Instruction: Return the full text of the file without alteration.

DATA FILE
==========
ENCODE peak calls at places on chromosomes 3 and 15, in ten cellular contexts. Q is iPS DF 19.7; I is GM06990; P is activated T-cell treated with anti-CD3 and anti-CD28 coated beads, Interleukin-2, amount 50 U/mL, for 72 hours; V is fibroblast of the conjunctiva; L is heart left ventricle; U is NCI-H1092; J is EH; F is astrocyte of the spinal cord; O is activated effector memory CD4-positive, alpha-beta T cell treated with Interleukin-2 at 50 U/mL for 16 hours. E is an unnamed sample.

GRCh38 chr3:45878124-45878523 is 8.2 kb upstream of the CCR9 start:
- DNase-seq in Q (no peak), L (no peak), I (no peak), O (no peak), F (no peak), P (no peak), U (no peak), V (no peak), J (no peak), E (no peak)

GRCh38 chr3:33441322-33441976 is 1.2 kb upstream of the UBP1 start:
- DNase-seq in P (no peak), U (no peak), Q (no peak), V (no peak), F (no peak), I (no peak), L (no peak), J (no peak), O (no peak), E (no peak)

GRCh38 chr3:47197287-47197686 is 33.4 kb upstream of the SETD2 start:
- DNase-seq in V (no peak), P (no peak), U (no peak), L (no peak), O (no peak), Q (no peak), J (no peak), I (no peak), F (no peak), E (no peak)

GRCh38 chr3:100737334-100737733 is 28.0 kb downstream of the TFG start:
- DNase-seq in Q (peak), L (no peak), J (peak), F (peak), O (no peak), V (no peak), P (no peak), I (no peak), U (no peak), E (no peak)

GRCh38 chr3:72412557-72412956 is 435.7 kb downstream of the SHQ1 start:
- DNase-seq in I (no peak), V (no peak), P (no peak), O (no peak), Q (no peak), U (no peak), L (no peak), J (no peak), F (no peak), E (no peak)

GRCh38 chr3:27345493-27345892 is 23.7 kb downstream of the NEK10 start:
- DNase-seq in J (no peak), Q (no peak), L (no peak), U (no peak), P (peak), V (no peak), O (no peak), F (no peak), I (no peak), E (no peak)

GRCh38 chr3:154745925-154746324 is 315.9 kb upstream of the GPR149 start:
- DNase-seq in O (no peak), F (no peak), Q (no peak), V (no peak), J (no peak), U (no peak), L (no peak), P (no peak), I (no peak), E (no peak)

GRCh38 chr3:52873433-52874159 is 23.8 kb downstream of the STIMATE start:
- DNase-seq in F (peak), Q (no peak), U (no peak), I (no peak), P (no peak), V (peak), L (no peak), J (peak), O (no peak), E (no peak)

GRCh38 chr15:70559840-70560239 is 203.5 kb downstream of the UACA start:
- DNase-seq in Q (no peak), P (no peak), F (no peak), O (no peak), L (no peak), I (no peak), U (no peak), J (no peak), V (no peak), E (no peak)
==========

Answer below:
ENCODE peak calls at places on chromosomes 3 and 15, in ten cellular contexts. Q is iPS DF 19.7; I is GM06990; P is activated T-cell treated with anti-CD3 and anti-CD28 coated beads, Interleukin-2, amount 50 U/mL, for 72 hours; V is fibroblast of the conjunctiva; L is heart left ventricle; U is NCI-H1092; J is EH; F is astrocyte of the spinal cord; O is activated effector memory CD4-positive, alpha-beta T cell treated with Interleukin-2 at 50 U/mL for 16 hours. E is an unnamed sample.

GRCh38 chr3:45878124-45878523 is 8.2 kb upstream of the CCR9 start:
- DNase-seq in Q (no peak), L (no peak), I (no peak), O (no peak), F (no peak), P (no peak), U (no peak), V (no peak), J (no peak), E (no peak)

GRCh38 chr3:33441322-33441976 is 1.2 kb upstream of the UBP1 start:
- DNase-seq in P (no peak), U (no peak), Q (no peak), V (no peak), F (no peak), I (no peak), L (no peak), J (no peak), O (no peak), E (no peak)

GRCh38 chr3:47197287-47197686 is 33.4 kb upstream of the SETD2 start:
- DNase-seq in V (no peak), P (no peak), U (no peak), L (no peak), O (no peak), Q (no peak), J (no peak), I (no peak), F (no peak), E (no peak)

GRCh38 chr3:100737334-100737733 is 28.0 kb downstream of the TFG start:
- DNase-seq in Q (peak), L (no peak), J (peak), F (peak), O (no peak), V (no peak), P (no peak), I (no peak), U (no peak), E (no peak)

GRCh38 chr3:72412557-72412956 is 435.7 kb downstream of the SHQ1 start:
- DNase-seq in I (no peak), V (no peak), P (no peak), O (no peak), Q (no peak), U (no peak), L (no peak), J (no peak), F (no peak), E (no peak)

GRCh38 chr3:27345493-27345892 is 23.7 kb downstream of the NEK10 start:
- DNase-seq in J (no peak), Q (no peak), L (no peak), U (no peak), P (peak), V (no peak), O (no peak), F (no peak), I (no peak), E (no peak)

GRCh38 chr3:154745925-154746324 is 315.9 kb upstream of the GPR149 start:
- DNase-seq in O (no peak), F (no peak), Q (no peak), V (no peak), J (no peak), U (no peak), L (no peak), P (no peak), I (no peak), E (no peak)

GRCh38 chr3:52873433-52874159 is 23.8 kb downstream of the STIMATE start:
- DNase-seq in F (peak), Q (no peak), U (no peak), I (no peak), P (no peak), V (peak), L (no peak), J (peak), O (no peak), E (no peak)

GRCh38 chr15:70559840-70560239 is 203.5 kb downstream of the UACA start:
- DNase-seq in Q (no peak), P (no peak), F (no peak), O (no peak), L (no peak), I (no peak), U (no peak), J (no peak), V (no peak), E (no peak)